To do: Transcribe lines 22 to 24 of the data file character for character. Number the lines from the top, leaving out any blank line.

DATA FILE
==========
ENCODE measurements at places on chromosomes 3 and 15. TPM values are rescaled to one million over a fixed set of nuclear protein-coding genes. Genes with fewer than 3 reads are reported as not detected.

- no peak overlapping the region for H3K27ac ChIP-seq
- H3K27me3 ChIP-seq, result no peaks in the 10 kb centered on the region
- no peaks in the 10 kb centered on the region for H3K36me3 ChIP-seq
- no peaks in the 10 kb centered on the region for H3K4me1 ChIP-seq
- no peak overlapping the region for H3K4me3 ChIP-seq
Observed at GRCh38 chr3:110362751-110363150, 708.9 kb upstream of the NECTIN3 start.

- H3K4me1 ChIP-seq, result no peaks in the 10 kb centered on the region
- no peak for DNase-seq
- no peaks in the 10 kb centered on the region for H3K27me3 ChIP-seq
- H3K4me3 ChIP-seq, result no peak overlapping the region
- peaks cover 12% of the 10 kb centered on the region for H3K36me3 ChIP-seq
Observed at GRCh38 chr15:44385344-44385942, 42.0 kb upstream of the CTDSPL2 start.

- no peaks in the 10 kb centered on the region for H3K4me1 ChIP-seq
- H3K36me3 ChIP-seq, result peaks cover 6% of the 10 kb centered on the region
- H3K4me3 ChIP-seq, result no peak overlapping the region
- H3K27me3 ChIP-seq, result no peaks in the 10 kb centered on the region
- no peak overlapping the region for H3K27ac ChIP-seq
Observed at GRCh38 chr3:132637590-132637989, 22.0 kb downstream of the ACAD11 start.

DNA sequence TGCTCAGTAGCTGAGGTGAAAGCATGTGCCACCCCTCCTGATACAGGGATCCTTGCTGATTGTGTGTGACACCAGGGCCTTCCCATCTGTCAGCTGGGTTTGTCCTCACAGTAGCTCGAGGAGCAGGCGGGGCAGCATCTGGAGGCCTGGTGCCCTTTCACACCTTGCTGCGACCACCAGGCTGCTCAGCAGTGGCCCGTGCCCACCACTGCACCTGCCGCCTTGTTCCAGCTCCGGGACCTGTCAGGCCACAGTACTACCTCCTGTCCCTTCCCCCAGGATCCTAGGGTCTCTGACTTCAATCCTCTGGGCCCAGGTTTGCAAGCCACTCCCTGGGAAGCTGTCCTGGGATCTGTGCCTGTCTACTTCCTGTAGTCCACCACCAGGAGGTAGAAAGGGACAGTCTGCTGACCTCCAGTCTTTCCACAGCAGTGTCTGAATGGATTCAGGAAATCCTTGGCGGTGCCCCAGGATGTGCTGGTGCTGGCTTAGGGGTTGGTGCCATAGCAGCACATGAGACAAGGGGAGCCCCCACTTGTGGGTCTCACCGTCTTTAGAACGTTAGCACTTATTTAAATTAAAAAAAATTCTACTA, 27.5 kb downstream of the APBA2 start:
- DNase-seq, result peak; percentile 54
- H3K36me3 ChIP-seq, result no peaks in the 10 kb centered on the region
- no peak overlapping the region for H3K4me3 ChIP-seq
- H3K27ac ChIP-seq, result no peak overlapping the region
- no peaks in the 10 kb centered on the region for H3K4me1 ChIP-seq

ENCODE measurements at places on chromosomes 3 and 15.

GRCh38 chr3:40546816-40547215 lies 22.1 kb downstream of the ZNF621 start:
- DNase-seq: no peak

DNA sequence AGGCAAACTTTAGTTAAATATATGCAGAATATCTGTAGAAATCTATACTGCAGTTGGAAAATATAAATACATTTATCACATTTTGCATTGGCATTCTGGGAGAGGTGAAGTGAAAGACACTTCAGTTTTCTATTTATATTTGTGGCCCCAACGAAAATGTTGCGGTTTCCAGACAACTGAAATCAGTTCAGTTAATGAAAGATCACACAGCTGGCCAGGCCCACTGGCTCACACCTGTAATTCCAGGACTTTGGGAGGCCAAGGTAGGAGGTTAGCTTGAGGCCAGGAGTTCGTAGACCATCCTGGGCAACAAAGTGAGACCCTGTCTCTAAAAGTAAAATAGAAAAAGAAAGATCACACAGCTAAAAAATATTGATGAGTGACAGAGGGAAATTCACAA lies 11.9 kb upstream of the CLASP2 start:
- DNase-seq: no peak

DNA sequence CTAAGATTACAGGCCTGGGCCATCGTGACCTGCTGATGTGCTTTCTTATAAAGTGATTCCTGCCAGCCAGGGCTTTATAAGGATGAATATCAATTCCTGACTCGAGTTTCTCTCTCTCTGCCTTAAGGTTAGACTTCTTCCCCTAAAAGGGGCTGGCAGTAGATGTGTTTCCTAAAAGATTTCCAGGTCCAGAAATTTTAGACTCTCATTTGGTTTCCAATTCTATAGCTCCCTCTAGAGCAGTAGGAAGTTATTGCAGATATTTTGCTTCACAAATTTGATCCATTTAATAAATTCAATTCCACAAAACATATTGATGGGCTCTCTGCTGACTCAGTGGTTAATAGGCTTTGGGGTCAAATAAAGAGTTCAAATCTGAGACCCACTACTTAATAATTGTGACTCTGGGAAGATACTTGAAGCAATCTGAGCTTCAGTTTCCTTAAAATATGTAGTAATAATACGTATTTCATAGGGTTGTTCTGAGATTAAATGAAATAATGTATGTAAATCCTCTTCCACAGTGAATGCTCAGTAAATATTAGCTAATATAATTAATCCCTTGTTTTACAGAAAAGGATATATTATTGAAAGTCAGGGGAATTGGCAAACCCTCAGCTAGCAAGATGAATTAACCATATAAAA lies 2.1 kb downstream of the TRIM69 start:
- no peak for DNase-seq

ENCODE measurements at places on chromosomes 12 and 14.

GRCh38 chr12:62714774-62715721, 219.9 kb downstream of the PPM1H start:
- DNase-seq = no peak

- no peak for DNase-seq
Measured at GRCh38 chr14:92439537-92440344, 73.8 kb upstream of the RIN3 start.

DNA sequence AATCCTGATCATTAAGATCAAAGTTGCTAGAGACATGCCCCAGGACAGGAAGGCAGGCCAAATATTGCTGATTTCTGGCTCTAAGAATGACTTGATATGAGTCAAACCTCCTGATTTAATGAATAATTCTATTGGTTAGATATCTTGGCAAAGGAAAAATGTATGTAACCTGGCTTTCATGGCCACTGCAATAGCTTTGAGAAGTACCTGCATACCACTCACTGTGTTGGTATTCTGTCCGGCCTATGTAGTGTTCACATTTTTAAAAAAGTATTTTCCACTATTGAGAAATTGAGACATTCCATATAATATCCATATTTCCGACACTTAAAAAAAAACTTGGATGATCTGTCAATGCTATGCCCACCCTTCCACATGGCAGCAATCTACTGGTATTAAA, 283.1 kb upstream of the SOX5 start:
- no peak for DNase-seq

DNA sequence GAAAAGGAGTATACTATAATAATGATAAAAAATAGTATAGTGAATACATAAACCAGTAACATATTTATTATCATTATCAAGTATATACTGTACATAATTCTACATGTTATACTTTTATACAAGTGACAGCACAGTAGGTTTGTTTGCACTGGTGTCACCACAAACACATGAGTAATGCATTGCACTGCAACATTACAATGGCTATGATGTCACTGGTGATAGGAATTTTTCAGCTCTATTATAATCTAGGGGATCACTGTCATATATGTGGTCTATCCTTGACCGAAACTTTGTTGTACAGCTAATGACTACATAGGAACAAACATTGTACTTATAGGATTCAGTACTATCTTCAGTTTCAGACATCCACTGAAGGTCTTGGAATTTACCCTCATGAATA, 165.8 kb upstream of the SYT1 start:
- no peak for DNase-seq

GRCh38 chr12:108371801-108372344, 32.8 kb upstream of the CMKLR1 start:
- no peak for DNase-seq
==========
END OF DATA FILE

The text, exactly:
- H3K36me3 ChIP-seq, result no peaks in the 10 kb centered on the region
- no peak overlapping the region for H3K4me3 ChIP-seq
- H3K27ac ChIP-seq, result no peak overlapping the region